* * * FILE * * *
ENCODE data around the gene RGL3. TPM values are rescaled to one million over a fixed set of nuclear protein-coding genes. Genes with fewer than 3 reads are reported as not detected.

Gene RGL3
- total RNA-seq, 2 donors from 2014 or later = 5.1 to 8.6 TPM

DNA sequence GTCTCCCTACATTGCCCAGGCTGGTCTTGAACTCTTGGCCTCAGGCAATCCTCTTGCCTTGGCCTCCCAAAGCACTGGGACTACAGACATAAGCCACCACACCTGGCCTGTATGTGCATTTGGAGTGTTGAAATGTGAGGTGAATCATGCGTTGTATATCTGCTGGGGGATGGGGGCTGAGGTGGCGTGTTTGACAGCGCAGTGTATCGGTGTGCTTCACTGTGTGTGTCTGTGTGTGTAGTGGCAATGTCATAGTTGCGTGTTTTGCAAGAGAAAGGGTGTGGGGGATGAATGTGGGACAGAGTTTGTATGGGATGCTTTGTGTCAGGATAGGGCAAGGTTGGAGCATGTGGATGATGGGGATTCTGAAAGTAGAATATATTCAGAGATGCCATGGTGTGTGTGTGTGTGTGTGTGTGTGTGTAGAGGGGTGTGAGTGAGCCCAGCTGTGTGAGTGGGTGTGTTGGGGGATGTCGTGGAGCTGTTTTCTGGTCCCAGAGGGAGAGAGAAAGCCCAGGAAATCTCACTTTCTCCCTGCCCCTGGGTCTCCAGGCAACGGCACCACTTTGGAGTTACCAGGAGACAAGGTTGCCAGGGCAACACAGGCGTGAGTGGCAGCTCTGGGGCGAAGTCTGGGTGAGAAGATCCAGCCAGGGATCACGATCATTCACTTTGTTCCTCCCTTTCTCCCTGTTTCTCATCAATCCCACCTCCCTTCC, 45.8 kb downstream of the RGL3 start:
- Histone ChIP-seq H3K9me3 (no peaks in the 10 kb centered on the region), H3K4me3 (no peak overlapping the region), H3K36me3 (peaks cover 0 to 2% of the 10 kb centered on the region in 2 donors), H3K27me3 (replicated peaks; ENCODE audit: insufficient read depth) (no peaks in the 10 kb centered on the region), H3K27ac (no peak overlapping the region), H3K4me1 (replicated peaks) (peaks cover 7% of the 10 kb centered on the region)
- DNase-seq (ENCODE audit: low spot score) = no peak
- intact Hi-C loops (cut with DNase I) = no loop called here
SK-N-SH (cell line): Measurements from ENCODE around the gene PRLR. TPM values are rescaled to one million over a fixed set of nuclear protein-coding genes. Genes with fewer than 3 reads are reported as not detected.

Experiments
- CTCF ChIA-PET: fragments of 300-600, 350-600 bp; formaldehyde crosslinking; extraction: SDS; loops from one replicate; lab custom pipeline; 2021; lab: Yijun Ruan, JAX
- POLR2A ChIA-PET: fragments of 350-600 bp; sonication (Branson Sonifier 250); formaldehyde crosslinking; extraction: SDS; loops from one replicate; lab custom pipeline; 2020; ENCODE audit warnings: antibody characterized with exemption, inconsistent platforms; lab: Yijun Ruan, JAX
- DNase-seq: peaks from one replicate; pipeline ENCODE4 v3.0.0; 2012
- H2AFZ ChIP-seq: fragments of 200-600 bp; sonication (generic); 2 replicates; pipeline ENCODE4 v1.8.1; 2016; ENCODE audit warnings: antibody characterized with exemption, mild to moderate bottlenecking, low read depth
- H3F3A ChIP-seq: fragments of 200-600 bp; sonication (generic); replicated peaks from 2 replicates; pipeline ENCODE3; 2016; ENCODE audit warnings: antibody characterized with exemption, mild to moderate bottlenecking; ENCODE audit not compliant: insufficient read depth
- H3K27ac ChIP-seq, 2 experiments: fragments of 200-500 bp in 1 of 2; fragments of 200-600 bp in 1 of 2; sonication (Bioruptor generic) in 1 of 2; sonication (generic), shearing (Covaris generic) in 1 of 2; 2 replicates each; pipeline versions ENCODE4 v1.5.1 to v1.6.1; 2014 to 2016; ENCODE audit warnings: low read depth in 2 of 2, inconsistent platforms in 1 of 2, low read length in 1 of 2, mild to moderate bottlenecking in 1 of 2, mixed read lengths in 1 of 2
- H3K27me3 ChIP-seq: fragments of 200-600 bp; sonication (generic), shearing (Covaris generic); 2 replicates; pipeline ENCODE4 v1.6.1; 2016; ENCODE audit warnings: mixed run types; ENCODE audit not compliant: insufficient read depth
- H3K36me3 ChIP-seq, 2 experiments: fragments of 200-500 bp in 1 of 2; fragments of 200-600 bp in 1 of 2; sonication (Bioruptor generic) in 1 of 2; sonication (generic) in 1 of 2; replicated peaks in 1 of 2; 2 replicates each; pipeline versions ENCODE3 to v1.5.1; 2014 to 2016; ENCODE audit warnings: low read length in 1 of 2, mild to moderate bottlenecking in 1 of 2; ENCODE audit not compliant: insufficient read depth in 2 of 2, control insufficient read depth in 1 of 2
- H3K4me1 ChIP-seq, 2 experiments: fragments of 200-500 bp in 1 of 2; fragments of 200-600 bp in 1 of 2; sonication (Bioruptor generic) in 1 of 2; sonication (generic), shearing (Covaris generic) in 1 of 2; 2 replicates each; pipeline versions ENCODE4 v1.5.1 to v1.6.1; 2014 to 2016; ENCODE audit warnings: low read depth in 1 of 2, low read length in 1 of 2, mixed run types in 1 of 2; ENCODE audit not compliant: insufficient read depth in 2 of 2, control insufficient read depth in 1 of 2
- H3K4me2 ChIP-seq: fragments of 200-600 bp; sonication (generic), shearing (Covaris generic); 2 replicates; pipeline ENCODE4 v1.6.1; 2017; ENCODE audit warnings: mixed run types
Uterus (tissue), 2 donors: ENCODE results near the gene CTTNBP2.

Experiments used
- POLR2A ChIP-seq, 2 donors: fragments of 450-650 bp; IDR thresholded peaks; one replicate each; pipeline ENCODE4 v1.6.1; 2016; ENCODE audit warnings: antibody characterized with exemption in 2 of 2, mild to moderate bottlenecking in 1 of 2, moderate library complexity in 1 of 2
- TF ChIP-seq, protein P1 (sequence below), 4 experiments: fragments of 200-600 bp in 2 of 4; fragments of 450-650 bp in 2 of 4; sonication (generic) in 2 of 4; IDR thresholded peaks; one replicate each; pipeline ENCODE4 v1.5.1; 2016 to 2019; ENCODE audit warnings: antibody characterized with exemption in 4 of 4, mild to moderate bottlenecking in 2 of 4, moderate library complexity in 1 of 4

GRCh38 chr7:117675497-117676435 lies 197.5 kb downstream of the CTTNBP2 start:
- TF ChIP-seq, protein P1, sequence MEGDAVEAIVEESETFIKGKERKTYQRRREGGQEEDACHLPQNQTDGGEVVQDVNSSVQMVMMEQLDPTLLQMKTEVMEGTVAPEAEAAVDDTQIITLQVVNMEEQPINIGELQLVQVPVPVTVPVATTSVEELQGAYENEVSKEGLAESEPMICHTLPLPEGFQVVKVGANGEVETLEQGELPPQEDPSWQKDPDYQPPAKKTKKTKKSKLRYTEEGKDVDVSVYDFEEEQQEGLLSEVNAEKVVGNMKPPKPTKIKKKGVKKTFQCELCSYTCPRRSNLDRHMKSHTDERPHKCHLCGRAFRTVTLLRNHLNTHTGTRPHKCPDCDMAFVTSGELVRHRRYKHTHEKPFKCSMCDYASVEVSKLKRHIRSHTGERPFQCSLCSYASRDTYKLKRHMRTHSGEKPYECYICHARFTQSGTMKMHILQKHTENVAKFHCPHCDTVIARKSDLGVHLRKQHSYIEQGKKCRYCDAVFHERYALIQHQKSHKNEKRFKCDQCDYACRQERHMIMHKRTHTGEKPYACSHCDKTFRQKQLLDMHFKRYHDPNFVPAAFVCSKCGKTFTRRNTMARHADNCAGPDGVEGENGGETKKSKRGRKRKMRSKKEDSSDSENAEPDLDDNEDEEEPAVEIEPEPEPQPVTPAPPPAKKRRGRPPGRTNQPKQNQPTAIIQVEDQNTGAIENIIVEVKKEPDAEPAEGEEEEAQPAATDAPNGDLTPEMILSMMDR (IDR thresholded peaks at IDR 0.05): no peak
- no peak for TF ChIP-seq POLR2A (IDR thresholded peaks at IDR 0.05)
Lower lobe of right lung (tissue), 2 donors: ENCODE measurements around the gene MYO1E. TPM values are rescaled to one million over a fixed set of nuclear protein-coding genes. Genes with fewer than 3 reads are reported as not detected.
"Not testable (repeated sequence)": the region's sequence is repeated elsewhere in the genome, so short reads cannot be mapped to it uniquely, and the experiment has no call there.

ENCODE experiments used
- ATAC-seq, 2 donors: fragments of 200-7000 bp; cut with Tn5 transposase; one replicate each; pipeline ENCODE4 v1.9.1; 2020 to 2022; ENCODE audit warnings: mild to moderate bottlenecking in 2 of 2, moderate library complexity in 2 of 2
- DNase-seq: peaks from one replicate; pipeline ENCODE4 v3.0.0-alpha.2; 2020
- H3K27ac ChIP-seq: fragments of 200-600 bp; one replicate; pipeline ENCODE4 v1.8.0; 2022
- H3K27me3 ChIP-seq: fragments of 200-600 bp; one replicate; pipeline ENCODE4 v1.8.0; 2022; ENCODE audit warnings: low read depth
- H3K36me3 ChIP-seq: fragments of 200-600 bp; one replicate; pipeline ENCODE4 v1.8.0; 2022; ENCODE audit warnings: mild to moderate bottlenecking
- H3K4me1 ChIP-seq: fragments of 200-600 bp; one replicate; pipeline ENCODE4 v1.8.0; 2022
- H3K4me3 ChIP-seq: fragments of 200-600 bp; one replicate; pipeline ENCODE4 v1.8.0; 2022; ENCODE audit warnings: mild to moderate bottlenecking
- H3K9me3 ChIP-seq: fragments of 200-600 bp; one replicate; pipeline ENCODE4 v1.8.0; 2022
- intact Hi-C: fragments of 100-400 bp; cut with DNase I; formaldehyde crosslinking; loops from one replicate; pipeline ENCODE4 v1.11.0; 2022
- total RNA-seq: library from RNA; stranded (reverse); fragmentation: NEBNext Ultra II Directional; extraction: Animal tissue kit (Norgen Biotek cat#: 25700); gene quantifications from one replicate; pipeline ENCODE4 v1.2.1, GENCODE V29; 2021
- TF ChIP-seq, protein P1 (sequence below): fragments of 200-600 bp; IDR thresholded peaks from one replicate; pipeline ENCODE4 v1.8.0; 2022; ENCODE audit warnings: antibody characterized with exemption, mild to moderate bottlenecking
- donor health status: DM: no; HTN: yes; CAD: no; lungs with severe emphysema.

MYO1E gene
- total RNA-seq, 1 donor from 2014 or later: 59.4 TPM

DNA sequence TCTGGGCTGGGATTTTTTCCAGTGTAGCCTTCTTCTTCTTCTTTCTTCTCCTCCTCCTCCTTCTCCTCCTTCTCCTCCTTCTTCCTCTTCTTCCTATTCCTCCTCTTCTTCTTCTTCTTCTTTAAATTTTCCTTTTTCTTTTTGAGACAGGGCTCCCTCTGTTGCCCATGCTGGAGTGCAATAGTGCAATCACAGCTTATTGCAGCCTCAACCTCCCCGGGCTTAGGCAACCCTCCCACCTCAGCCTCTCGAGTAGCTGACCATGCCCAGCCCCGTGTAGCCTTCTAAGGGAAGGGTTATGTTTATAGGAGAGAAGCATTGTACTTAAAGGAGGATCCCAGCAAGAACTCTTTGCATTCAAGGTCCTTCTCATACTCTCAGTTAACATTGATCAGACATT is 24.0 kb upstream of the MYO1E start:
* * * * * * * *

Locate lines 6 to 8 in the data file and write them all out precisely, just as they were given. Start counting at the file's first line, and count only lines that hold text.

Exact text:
- DNase-seq (ENCODE audit: low spot score) = no peak
- intact Hi-C loops (cut with DNase I) = no loop called here
SK-N-SH (cell line): Measurements from ENCODE around the gene PRLR. TPM values are rescaled to one million over a fixed set of nuclear protein-coding genes. Genes with fewer than 3 reads are reported as not detected.